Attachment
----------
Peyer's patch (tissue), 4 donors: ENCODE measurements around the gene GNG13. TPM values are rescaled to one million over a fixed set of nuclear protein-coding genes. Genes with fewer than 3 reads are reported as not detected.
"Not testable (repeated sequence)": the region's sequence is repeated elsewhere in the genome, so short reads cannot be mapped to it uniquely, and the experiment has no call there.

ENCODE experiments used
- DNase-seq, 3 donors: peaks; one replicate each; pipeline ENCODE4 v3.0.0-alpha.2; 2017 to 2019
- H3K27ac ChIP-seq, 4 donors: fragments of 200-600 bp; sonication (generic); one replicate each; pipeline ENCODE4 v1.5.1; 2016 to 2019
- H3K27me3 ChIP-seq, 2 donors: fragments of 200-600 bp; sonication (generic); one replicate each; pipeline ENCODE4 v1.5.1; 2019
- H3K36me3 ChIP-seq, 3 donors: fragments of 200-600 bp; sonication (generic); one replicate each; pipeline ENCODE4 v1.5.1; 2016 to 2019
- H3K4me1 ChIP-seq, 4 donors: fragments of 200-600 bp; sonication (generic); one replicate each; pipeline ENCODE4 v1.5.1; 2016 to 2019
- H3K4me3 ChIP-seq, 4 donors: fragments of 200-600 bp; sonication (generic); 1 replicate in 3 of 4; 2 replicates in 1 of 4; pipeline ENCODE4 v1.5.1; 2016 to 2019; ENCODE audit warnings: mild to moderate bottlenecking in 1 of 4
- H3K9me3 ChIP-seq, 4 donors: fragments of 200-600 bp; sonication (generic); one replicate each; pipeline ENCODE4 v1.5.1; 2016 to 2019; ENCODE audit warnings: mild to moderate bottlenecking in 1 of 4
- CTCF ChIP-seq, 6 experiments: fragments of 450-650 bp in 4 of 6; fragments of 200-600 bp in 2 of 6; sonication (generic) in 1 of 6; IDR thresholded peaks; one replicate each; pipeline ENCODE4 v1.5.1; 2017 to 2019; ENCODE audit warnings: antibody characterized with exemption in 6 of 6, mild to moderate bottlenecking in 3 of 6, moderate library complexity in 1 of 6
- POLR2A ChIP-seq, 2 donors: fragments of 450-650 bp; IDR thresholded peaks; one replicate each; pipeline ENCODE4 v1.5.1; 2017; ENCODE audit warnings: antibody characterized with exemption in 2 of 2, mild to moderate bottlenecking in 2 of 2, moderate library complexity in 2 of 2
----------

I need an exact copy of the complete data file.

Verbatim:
Peyer's patch (tissue), 4 donors: ENCODE measurements around the gene GNG13. TPM values are rescaled to one million over a fixed set of nuclear protein-coding genes. Genes with fewer than 3 reads are reported as not detected.
"Not testable (repeated sequence)": the region's sequence is repeated elsewhere in the genome, so short reads cannot be mapped to it uniquely, and the experiment has no call there.

ENCODE experiments used
- DNase-seq, 3 donors: peaks; one replicate each; pipeline ENCODE4 v3.0.0-alpha.2; 2017 to 2019
- H3K27ac ChIP-seq, 4 donors: fragments of 200-600 bp; sonication (generic); one replicate each; pipeline ENCODE4 v1.5.1; 2016 to 2019
- H3K27me3 ChIP-seq, 2 donors: fragments of 200-600 bp; sonication (generic); one replicate each; pipeline ENCODE4 v1.5.1; 2019
- H3K36me3 ChIP-seq, 3 donors: fragments of 200-600 bp; sonication (generic); one replicate each; pipeline ENCODE4 v1.5.1; 2016 to 2019
- H3K4me1 ChIP-seq, 4 donors: fragments of 200-600 bp; sonication (generic); one replicate each; pipeline ENCODE4 v1.5.1; 2016 to 2019
- H3K4me3 ChIP-seq, 4 donors: fragments of 200-600 bp; sonication (generic); 1 replicate in 3 of 4; 2 replicates in 1 of 4; pipeline ENCODE4 v1.5.1; 2016 to 2019; ENCODE audit warnings: mild to moderate bottlenecking in 1 of 4
- H3K9me3 ChIP-seq, 4 donors: fragments of 200-600 bp; sonication (generic); one replicate each; pipeline ENCODE4 v1.5.1; 2016 to 2019; ENCODE audit warnings: mild to moderate bottlenecking in 1 of 4
- CTCF ChIP-seq, 6 experiments: fragments of 450-650 bp in 4 of 6; fragments of 200-600 bp in 2 of 6; sonication (generic) in 1 of 6; IDR thresholded peaks; one replicate each; pipeline ENCODE4 v1.5.1; 2017 to 2019; ENCODE audit warnings: antibody characterized with exemption in 6 of 6, mild to moderate bottlenecking in 3 of 6, moderate library complexity in 1 of 6
- POLR2A ChIP-seq, 2 donors: fragments of 450-650 bp; IDR thresholded peaks; one replicate each; pipeline ENCODE4 v1.5.1; 2017; ENCODE audit warnings: antibody characterized with exemption in 2 of 2, mild to moderate bottlenecking in 2 of 2, moderate library complexity in 2 of 2